Elaine Maslin, 12th June 2012
Proposed EU offshore safety regulations were labelled “garbage” by union official John Taylor at a briefing in Aberdeen yesterday.
The proposals, which would see legislation brought in regulating offshore oil and gas operations across Europe, were also described as a backward step in safety for the North Sea oil and gas industry.
However, there was also hope that changes could be made which would see new rules issued as a directive instead of regulations, meaning individual European states would have more flexibility over how they were implemented.
The comments were made at an Oil & Gas UK seminar, which heard that industry, unions, the regulator and government were all united against Brussels bringing in regulations, which could mean having to revoke Britain’s existing safety regime.
Speaking at the event at Aberdeen Conference and Exhibition Centre, Energy Minister Charles Hendry said if the proposals were brought in as regulations they would be fought “every inch”.
“We have made a very strong case to the commission why a directive would be better,” he said. “We would fight regulation every step of the way.
“We are totally committed to learning where things can be improved, but it would be a mistake for us to have to dismantle the already robust regulations we have.”
John Taylor, regional officer at Unite, said the EU should listen to the industry.
“This garbage is fundamentally wrong and has to be opposed,” he said. “We all learned from Macondo – if we get it wrong, people die.
“If there is one message for the commission it is ‘work with us, not against us’. We should all have one interest, the safety of the offshore workforce.”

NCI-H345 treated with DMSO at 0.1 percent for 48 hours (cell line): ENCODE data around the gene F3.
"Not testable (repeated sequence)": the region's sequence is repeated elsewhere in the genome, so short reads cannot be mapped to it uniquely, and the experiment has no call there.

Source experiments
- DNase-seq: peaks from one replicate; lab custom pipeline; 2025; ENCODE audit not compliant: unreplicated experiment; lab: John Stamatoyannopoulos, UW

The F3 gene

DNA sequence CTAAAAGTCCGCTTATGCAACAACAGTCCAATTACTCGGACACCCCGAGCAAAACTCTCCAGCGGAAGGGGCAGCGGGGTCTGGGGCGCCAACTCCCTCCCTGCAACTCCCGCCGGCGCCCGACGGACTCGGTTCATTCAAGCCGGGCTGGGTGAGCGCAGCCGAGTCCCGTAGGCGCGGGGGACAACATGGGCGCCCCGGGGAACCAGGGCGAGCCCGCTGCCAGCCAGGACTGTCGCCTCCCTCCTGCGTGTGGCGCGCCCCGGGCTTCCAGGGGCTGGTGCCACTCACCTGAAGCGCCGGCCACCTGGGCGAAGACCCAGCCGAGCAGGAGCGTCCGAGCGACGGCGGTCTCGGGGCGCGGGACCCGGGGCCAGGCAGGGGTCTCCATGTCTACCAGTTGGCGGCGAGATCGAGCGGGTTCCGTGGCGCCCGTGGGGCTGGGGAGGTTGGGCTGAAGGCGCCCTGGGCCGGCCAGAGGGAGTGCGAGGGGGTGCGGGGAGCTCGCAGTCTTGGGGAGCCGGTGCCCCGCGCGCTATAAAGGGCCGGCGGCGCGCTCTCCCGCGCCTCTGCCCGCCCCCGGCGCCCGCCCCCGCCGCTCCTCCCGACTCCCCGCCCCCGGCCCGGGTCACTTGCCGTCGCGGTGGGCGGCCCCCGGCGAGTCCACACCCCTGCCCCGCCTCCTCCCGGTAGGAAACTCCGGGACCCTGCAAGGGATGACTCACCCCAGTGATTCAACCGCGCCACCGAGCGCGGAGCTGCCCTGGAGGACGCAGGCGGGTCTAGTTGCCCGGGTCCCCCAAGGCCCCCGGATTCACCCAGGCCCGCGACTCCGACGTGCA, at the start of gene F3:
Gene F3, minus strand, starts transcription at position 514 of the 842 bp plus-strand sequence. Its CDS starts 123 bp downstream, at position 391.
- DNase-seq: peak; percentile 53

The Macondo well disaster in the Gulf of Mexico in 2010 saw the Deepwater Horizon rig explode and 11 men were killed.
Oil & Gas UK’s health, safety and employment issues director Robert Paterson said regulation would be five times the effort of a directive and would take longer to implement.
Steve Walker, head of the Health and Safety Executive’s offshore division, said: “We have an established and I think sophisticated regime. While there is no doubt we can still learn, we must not throw the baby out with the bathwater. We do not want something so disruptive people will take their eyes off the ball.
“My understanding is we are being understood and listened to, but there is still a lot to play for. Industry has to continue to get its message across.”
Representatives from at least 25 North Sea oil and gas firms, from BP and Chevron to Suncor Energy and Chrysaor, attended the event, alongside supply chain companies, showing the level of interest from those operating in the basin.
The event also heard from a representative from Norway’s oil industry association OLF, the Netherlands’ industry association NOGEPA and the Irish Offshore Operators’ Association, all of which opposed a regulatory approach.